The title distracted a lot of readers from the content of the article, which isn’t surprising. Even for those who read it, there were a few common objections, which are collected here to be answered in more depth.
From 2010 to 2012, more people in the military died from suicide than any other underlying cause. Almost half were people shooting themselves in the United States with their private weapon.
Eight prisoners and two correctional officers died in an accident near my hometown last week when their bus went off the side of an overpass, onto a moving train. It made national news, and my former coworkers did a great job all day letting people know what was going on as information came out, and putting it all into context by day’s end.
When hearing about a fatal train/prison bus collision, many people made the obvious connection, because that’s how we expect things to work, but the culprit seems to be icy conditions and very bad luck.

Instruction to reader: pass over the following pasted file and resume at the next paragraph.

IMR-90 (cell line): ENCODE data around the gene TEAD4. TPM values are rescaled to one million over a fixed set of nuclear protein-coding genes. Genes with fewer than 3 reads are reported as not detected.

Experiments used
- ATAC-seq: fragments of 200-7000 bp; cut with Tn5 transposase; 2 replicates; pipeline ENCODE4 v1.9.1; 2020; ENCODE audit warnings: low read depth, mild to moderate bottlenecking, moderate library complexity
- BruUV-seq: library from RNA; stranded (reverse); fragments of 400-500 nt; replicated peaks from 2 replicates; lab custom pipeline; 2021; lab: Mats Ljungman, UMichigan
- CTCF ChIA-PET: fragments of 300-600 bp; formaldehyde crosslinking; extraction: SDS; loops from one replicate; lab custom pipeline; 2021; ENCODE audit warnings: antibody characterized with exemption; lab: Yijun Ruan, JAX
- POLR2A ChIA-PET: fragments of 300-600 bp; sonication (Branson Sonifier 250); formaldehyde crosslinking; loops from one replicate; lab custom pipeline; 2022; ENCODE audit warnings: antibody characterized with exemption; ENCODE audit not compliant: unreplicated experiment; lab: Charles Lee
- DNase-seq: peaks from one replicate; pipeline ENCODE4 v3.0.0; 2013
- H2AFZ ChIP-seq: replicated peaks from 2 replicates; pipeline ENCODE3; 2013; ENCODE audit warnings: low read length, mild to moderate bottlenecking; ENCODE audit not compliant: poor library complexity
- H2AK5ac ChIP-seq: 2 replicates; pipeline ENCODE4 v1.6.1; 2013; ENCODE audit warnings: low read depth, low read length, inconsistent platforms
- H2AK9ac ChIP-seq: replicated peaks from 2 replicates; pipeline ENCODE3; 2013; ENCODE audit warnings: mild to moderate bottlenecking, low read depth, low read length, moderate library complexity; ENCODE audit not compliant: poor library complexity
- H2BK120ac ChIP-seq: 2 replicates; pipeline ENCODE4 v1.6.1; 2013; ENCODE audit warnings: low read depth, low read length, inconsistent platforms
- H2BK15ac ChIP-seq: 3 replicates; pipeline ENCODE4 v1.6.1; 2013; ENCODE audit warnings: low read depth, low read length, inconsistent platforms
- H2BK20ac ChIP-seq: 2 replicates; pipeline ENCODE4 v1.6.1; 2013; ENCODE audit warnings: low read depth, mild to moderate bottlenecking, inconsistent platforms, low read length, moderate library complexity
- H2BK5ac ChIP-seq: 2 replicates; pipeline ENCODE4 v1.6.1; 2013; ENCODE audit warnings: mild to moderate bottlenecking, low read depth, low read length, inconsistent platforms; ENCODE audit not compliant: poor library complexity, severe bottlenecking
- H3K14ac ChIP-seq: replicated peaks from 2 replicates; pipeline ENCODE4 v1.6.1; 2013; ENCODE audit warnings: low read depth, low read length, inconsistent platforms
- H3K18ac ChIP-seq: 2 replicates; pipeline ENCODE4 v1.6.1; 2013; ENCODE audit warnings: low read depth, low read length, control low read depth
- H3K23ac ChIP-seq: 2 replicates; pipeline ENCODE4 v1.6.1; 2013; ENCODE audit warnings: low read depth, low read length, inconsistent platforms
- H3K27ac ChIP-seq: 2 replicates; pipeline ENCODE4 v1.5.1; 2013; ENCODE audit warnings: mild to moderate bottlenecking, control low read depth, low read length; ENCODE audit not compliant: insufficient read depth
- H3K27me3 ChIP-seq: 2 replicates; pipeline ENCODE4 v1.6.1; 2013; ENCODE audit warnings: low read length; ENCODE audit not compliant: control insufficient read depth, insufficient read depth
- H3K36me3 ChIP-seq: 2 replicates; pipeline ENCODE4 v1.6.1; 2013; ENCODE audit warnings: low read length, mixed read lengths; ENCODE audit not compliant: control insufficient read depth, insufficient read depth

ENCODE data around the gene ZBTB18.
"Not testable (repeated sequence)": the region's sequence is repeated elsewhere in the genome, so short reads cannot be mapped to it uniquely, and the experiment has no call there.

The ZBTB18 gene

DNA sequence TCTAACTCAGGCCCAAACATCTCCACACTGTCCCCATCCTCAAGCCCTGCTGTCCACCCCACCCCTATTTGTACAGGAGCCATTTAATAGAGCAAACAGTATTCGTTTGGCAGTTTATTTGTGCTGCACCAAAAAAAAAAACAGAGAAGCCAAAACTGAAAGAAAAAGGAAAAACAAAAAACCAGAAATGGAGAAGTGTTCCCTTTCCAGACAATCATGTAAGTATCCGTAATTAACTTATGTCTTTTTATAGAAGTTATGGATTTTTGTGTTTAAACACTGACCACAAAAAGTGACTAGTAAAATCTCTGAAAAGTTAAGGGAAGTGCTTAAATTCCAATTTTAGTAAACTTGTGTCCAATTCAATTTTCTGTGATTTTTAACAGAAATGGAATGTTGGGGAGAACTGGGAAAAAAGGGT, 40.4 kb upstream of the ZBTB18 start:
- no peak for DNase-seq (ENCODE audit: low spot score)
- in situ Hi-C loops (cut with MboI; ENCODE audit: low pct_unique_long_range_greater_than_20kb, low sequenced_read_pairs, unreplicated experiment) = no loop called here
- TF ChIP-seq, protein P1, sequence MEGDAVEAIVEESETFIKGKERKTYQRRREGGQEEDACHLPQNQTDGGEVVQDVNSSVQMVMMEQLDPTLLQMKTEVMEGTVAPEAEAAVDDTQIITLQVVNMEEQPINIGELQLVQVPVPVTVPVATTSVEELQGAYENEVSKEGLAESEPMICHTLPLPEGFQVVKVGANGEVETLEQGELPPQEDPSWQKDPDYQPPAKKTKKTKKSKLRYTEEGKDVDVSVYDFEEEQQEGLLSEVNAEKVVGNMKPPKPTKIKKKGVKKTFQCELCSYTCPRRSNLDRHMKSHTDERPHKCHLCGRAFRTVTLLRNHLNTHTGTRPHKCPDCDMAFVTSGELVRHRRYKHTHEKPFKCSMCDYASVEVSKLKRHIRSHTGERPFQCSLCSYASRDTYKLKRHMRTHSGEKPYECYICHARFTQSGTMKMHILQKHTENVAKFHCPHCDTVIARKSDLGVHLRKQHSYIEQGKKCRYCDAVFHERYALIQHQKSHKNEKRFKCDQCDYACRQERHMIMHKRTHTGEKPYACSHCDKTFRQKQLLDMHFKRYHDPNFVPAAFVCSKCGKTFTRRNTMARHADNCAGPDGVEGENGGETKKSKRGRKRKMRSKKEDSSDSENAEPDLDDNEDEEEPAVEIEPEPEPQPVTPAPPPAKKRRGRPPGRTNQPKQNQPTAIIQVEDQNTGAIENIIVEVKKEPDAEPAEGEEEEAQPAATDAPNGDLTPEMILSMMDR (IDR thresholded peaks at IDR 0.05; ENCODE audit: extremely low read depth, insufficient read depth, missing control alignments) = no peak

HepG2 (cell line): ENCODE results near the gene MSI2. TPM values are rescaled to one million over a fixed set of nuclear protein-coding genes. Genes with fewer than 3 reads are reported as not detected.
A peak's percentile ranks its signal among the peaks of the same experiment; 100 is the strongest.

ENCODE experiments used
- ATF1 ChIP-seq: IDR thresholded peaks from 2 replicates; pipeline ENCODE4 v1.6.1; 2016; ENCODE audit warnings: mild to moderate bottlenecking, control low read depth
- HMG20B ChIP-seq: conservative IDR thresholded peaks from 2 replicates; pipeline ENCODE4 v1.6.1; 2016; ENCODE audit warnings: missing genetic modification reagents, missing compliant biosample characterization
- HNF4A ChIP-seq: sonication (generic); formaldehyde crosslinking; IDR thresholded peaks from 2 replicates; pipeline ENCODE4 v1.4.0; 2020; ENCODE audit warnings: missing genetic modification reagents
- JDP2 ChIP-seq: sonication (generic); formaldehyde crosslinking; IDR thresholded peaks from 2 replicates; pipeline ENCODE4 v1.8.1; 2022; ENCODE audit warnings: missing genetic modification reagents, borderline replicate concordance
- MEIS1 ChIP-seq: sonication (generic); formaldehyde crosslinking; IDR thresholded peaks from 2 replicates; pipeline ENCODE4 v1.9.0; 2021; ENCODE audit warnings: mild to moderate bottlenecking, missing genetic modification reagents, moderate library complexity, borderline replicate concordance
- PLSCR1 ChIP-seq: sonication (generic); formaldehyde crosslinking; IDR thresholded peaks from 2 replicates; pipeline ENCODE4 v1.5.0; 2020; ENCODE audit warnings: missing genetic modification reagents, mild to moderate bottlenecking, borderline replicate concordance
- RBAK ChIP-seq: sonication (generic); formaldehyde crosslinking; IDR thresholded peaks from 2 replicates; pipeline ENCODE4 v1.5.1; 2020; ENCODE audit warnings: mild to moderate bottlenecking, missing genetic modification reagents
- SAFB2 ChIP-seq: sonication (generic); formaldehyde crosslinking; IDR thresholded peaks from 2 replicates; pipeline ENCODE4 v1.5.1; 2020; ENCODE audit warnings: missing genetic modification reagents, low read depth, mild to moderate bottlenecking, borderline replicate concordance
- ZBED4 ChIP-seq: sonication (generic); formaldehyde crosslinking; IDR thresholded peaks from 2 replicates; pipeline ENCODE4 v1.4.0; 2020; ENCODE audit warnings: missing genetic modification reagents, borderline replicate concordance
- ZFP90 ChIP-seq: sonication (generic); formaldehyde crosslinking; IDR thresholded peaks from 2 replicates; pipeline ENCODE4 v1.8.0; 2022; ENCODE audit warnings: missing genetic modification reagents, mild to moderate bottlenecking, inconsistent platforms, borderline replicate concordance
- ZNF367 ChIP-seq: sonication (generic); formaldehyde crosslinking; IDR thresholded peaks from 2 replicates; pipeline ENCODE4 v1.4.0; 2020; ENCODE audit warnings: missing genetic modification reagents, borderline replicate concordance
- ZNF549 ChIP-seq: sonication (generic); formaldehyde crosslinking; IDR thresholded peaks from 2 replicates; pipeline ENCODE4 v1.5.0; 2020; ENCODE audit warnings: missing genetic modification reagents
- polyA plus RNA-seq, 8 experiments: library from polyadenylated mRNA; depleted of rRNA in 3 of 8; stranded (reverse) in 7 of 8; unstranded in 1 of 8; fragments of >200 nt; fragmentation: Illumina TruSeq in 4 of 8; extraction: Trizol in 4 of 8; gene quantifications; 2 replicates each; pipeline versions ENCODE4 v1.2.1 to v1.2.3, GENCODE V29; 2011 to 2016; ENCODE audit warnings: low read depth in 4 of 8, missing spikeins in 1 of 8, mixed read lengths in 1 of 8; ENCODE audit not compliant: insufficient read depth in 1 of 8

I can’t explain why the eight prisoner deaths seem so much more tragic than the two guards. Continue reading “How often are prison guards killed transporting prisoners?”
The other day I was talking to someone, and a friend of hers came up in conversation.
He’d killed himself, and he let everyone know why, and it was in its way a very good reason — or at least the sort of reason that came as a surprise to no one.
Someone else said he didn’t have the courage to do that himself. There’s nothing courageous about killing yourself to deal with a problem, but it’s not weak or cowardly, either. The decision to end all future decisions can, occasionally, be the product of a rational thought process.
More often, though, it’s the result of depression, the irrational chemical composition of the brain. Suicide comes at a moment of weakness, a bad night, hitting bottom.